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Technē Architecture + Design


Article by (inside) magazine co-editor Jan Henderson. Image above: Terminus Hotel by Lauren Bamford

A partnership is a beautiful thing and when two people come together with complementary ideas and similar visions, then there is a great possibility for success. Take Technē Architecture + Interior Design for example, an architecture and design practice that has created hundreds of successful innovative and exciting hospitality, commercial and residential projects. The practice has grown organically over the years, but the beginnings were humble. Technē was founded by two architecture graduates, Nicholas Travers and Justin Northrop. Travers, who hails from Adelaide, and Northrop, from Melbourne, completed their architecture degrees at Adelaide University and Melbourne University respectively and met while working together at Peddle Thorp in Melbourne, before a serendipitous opportunity presented itself in the form of a disused building in Bligh Place, Melbourne.


The Nelson. Image by Tom Blachford.


The idea was to design and operate a bar along with nine other investors. The hard work paid off and, within six months, The Deanery was designed, developed and open for business. It was an outstanding success and set Travers and Northrop on their future path. With The Deanery and a few other small projects under their belt, they set up practice in 2002 subletting a space for a few years from Six Degrees Architects, generous landlords in support and encouragement.

The practice then moved to Hardware Lane, Melbourne where it still resides. From this beginning, Technē has developed into a thriving practice that received more than 120 commissions last year and employs a staff of 26 architects and interior designers. Technē has designed a multitude of restaurants, bars and cafés and is well-known for creating outstanding hospitality venues throughout Melbourne. It has won numerous accolades for its innovative and sensitive designs, and is equally at home designing a new build or redesigning a project within a Heritage overlay. Now in their 14th year working in architecture and design, the practice has an integral understanding of designing hospitality venues and meets its clients’ expectations on every project, but that’s not to say the architects limit themselves.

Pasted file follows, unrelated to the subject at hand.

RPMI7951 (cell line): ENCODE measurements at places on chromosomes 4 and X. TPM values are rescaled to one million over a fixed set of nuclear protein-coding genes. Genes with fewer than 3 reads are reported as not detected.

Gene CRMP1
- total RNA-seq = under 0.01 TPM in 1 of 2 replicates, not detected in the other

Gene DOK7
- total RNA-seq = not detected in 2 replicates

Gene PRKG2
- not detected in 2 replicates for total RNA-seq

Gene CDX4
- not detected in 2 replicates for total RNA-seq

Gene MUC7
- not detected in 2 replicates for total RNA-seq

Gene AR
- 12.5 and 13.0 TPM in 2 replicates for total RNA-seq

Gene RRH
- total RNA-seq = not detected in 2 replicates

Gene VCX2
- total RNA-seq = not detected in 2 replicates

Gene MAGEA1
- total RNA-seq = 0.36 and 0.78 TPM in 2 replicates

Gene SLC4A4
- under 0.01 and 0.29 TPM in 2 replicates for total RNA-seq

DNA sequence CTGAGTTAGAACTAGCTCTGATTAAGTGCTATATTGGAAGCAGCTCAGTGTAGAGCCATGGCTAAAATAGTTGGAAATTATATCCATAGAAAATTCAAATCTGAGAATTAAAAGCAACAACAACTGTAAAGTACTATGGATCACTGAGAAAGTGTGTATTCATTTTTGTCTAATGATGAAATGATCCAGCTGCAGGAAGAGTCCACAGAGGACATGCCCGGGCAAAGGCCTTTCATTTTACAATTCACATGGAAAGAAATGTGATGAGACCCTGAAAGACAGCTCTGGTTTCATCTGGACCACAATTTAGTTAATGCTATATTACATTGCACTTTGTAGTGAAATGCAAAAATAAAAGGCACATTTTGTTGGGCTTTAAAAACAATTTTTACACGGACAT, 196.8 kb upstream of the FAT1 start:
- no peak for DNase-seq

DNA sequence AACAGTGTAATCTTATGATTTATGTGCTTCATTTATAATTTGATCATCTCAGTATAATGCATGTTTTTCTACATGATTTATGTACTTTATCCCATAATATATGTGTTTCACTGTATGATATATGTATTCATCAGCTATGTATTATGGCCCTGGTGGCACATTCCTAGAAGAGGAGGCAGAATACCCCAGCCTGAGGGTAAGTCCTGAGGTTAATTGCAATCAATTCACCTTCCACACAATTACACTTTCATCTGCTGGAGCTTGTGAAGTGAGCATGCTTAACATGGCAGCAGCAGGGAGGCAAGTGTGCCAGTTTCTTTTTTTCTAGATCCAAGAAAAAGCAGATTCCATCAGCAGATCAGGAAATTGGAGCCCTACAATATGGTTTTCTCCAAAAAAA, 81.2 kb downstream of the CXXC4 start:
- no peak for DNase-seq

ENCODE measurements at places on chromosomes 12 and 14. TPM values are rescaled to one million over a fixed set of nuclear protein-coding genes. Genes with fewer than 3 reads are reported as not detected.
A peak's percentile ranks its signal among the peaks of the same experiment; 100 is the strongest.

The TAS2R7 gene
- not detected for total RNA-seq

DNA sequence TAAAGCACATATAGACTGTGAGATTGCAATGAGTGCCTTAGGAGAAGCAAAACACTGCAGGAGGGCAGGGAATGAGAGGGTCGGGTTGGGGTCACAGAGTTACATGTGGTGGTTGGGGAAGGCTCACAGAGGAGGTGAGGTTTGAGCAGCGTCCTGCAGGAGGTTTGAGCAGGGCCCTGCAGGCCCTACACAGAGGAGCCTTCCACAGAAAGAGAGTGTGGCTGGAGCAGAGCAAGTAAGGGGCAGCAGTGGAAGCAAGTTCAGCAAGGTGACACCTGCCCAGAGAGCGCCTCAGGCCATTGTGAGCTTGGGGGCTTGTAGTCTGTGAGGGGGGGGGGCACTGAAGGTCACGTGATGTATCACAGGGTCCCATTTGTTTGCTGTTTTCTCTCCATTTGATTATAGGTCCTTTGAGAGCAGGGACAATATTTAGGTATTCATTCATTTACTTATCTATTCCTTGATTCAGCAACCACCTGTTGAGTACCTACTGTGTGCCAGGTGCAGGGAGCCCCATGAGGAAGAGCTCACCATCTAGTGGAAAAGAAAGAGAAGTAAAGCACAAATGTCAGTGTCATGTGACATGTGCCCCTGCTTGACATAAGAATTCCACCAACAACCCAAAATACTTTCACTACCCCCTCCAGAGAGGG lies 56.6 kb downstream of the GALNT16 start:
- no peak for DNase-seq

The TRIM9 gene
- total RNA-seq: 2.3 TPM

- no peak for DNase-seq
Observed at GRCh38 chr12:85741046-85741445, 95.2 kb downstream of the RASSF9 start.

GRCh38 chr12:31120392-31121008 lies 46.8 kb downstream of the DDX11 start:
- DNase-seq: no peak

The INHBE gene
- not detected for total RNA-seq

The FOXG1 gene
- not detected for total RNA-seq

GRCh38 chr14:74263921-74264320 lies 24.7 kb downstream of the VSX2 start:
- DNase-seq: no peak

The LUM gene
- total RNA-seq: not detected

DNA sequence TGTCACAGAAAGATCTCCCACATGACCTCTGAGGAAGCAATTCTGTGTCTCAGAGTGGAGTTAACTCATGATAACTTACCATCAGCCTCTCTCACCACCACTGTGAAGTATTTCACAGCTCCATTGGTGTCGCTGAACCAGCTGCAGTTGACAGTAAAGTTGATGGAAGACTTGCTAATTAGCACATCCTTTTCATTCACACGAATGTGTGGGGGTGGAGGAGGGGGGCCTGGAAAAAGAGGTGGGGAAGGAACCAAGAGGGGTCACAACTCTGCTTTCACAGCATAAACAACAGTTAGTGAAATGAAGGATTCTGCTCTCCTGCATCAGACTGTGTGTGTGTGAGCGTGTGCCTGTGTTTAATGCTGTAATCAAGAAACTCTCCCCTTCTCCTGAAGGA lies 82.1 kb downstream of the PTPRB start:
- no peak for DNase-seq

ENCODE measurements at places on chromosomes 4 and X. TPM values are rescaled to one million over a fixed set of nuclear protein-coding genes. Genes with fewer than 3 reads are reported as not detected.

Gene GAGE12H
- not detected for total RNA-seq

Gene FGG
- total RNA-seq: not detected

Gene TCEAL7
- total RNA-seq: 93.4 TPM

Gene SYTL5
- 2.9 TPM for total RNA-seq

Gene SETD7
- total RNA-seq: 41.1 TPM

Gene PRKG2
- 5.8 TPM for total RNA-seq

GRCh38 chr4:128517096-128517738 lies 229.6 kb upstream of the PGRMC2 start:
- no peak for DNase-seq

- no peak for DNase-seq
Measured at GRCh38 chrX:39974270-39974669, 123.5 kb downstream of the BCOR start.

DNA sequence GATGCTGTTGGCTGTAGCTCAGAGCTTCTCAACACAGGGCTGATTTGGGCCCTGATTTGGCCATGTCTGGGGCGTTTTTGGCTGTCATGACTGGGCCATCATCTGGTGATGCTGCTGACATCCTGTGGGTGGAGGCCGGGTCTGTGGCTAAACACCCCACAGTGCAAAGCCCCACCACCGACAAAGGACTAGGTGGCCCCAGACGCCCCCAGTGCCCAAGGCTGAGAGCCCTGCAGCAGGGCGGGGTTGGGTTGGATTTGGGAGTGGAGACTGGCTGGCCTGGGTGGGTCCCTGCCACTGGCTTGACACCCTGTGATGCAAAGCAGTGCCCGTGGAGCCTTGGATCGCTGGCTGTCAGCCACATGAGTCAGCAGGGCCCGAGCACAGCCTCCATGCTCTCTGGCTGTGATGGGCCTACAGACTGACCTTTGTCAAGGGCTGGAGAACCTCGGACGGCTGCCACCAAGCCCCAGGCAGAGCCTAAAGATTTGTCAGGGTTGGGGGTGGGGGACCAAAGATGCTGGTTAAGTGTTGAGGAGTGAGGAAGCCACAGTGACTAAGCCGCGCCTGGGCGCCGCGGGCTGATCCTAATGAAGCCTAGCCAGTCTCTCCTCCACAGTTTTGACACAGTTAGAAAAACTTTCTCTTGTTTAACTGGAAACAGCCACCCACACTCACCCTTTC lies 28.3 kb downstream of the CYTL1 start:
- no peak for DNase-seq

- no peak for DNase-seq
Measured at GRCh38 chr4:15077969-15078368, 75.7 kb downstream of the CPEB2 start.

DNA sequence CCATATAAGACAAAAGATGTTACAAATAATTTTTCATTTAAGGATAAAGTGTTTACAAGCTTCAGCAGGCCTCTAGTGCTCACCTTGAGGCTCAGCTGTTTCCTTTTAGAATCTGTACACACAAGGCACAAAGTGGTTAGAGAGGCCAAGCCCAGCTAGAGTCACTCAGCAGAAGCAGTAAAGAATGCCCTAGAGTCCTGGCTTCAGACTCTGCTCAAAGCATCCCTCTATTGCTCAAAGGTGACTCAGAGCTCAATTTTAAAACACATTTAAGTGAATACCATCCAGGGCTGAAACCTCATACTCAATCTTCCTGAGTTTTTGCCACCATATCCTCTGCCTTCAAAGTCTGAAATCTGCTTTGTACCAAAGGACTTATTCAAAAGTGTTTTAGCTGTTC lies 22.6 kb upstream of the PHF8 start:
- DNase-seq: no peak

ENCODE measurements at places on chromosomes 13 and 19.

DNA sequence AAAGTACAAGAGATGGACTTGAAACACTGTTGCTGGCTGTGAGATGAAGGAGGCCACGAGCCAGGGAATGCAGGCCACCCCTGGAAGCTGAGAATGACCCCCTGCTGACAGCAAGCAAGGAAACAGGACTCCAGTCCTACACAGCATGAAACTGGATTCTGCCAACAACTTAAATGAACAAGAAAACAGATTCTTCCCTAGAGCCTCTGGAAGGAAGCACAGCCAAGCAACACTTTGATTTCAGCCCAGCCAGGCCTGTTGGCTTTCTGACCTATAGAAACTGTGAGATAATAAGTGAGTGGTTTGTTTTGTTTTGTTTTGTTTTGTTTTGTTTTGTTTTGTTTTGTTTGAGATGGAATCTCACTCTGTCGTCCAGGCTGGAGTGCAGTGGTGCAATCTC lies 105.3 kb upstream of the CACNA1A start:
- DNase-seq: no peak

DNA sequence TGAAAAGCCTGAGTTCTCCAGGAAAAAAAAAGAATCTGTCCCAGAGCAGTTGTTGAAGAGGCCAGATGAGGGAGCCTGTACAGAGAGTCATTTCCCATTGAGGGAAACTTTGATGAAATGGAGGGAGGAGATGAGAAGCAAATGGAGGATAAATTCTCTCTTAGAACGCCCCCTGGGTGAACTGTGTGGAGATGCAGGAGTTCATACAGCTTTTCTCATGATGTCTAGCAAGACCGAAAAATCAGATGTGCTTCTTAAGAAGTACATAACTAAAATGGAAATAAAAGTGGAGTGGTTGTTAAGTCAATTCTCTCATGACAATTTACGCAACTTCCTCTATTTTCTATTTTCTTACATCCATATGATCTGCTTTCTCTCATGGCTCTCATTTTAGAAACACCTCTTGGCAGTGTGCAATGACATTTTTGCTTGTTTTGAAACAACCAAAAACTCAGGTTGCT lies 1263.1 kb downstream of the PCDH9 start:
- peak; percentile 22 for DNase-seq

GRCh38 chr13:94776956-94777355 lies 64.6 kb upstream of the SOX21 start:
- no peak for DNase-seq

Richmond Warehouse. Image by Ben Hosking.


Although hospitality projects are the practice’s known oeuvre, 50 percent of its work is residential and commercial projects. It numbers Porsche among its corporate clients and has been working with the prestigious brand for nine years designing showrooms nationally. Also on the books at the moment is a development with Glenvill Homes – the brief is to create a new style of townhouse for a section of the Amcor site in Alphington, Melbourne. Glenvill Homes approached the practice impressed with the sculptural design of the Prahran Hotel and has given the architects a free hand in the design process for the multi-residential project. Technē is also working on the redevelopment of the Rosati site in Flinders Lane, Melbourne and, when completed, the hospitality venue will accommodate some 850 people. Then there’s the renovation and refurbishment of Duckboard Place, Melbourne – so life is varied and busy for Technē.

Fourteen years is quite some time to be in business, to ride the highs and work through the lows, but the key to the success of the practice is the determination and talent of the directors. Technē’s point of difference from so many other architecture and design practices is that Travers and Northrup view each project in its entirety; there is no separation between the architecture and the interior. This overarching approach ensures that there is a continuity of concept and a fluidity to design.


Fonda Hawthorn. Image by Peter Tarasiuk.


They also understand that, through the brief, they are serving the client and that client’s business. It’s a simple idea, but so often this concept is lost in the design translation. Technē’s design style is exemplified by its choice and use of products and finishes. Its projects always feature real materials that add textural depth and tactility and the studio endeavours to use local craftspeople wherever possible. Each project is different and, to accentuate this, bespoke product is always used to help establish a project’s particular identity – whether it be the rustic bar at the original MoVida in Melbourne, the use of street art paintings in the Bridge Hotel or the sleek fittings incorporated into a Porsche showroom. Justin Northrop says, “We want all our projects to have an umbrella concept that defines their outcome, as opposed to a collection of nice things that create an arbitrary effect.” This ‘umbrella concept’ that defines the design outcome can be based on a theme or a material, be figurative, playful or abstract. Whatever the design concept driver, though, Technē always considers the social engagement of spaces and the focus is on serving its client’s business and the fulfilment of the brief. Nick Travers says, “In addition to a concept driven approach to design, we bring a very pragmatic attitude to our projects that demands that they meet the requirements of the brief and we place the experiences and activities of people at the centre of our projects.”

Technē Architecture + Design is now stronger than ever with a wonderful portfolio of work and a plethora of satisfied clients. The practice is a cohesive, dedicated and knowledgeable force that has the maturity to deliver pragmatic design that excites and stimulates the senses. The next 14 years should be an exciting time.

ADR has previously featured Technē Architecture + Design projects Fonda Hawthorn, Grill’d Flinders Lane, Munich Brauhaus, Terminus Hotel, Jimmy Grants Emporium and Tonka.


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